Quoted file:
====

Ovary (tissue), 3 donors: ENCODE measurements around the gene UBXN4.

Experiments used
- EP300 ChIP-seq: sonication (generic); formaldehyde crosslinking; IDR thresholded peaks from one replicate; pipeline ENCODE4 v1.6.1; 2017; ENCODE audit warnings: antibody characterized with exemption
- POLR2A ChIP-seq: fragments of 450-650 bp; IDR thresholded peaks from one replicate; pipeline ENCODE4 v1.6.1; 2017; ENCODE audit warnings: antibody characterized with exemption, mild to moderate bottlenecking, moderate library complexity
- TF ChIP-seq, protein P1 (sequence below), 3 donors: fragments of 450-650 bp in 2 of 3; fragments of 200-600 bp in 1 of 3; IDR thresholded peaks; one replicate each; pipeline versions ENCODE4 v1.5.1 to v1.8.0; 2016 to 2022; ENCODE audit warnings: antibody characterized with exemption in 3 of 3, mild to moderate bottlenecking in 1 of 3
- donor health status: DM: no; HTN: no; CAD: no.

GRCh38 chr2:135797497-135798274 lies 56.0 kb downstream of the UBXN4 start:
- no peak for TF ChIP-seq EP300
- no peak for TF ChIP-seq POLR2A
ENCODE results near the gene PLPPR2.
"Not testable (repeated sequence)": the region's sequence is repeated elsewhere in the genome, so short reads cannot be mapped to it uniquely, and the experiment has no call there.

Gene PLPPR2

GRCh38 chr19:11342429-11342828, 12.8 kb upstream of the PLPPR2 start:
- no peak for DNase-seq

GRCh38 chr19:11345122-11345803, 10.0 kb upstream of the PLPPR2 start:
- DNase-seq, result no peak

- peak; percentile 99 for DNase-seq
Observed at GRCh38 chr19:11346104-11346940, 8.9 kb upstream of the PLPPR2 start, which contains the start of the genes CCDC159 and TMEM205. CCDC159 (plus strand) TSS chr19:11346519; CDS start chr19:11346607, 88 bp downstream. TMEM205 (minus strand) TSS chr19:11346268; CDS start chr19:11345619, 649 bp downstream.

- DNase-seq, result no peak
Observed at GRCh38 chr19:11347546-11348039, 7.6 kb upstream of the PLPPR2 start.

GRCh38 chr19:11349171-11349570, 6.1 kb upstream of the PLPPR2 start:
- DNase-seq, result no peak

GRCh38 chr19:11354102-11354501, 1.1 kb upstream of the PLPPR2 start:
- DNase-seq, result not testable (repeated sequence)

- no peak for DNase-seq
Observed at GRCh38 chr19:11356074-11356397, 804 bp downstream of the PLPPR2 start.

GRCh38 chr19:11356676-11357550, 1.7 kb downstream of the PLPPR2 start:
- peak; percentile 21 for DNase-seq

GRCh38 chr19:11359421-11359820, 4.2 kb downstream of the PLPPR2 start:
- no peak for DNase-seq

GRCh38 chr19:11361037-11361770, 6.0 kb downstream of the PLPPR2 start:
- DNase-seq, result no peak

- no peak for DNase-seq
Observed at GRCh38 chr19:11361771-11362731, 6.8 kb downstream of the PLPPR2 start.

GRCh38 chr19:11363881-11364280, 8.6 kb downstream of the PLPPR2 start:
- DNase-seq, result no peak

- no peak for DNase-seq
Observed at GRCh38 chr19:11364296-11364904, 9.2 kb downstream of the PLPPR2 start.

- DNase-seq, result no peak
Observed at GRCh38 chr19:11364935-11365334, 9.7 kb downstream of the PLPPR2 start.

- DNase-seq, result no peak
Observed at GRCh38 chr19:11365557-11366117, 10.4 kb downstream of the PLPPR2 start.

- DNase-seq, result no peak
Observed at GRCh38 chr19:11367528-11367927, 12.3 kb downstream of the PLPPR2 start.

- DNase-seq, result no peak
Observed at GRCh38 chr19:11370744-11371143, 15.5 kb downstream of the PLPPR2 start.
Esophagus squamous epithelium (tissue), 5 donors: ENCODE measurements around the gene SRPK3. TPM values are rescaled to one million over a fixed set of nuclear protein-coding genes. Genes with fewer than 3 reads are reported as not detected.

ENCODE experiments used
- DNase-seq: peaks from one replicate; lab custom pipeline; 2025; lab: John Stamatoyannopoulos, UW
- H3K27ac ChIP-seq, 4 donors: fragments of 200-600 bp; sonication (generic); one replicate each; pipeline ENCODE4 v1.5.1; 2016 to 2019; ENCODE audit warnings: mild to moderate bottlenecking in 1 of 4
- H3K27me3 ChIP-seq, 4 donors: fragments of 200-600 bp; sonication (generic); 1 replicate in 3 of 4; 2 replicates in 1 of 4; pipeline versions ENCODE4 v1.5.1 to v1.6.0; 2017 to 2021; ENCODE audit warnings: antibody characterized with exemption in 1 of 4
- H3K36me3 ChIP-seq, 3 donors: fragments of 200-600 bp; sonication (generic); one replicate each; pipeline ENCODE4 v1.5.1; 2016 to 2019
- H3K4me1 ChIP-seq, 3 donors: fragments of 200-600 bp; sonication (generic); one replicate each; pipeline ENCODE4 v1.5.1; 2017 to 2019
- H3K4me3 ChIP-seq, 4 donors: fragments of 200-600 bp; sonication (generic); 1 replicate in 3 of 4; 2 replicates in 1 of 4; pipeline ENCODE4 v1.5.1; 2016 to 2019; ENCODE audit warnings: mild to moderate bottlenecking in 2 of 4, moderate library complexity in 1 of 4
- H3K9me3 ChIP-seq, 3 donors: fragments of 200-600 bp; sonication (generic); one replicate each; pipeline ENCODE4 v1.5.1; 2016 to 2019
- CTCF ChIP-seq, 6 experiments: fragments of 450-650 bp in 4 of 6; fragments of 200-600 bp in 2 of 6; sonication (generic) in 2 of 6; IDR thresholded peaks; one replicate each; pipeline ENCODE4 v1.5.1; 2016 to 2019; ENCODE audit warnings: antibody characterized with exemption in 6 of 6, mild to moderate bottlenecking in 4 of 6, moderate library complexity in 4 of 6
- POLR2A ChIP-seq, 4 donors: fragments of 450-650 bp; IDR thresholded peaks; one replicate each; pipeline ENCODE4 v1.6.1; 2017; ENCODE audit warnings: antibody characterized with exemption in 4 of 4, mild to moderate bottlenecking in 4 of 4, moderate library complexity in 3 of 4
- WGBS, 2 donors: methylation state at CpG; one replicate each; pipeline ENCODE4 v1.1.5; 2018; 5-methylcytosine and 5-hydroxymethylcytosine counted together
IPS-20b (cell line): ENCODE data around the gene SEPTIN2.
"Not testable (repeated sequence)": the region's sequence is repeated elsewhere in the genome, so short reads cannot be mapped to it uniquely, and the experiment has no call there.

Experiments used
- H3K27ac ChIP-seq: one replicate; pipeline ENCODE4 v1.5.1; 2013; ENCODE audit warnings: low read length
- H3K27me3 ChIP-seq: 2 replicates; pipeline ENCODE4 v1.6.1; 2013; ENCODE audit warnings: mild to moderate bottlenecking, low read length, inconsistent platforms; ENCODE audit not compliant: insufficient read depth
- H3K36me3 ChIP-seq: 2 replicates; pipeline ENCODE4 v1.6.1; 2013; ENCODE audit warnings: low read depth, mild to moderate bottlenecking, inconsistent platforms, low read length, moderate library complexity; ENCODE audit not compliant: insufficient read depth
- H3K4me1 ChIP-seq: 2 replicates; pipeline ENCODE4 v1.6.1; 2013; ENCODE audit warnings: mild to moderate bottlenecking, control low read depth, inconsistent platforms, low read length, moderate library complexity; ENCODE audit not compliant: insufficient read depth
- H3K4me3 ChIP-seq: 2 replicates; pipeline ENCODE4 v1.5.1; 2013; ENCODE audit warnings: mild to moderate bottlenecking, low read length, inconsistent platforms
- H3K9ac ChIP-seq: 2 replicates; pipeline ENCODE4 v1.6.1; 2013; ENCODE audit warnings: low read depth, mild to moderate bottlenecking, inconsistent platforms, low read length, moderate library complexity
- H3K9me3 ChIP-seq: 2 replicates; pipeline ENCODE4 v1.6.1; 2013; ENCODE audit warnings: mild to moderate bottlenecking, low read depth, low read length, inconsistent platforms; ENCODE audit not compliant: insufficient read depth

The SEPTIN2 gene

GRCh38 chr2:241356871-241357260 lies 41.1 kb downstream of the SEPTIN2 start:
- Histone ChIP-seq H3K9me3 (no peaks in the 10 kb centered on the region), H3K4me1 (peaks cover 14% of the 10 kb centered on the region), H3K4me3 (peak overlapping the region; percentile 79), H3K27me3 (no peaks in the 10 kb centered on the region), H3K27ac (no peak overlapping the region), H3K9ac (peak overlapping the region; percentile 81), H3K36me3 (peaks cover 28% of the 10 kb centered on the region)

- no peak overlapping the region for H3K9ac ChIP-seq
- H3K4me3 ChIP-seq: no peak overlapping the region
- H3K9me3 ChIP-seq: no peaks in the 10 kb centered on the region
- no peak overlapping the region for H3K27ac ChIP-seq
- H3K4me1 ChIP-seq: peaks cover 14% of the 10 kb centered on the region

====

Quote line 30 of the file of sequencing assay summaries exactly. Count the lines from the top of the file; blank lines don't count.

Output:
- no peak for DNase-seq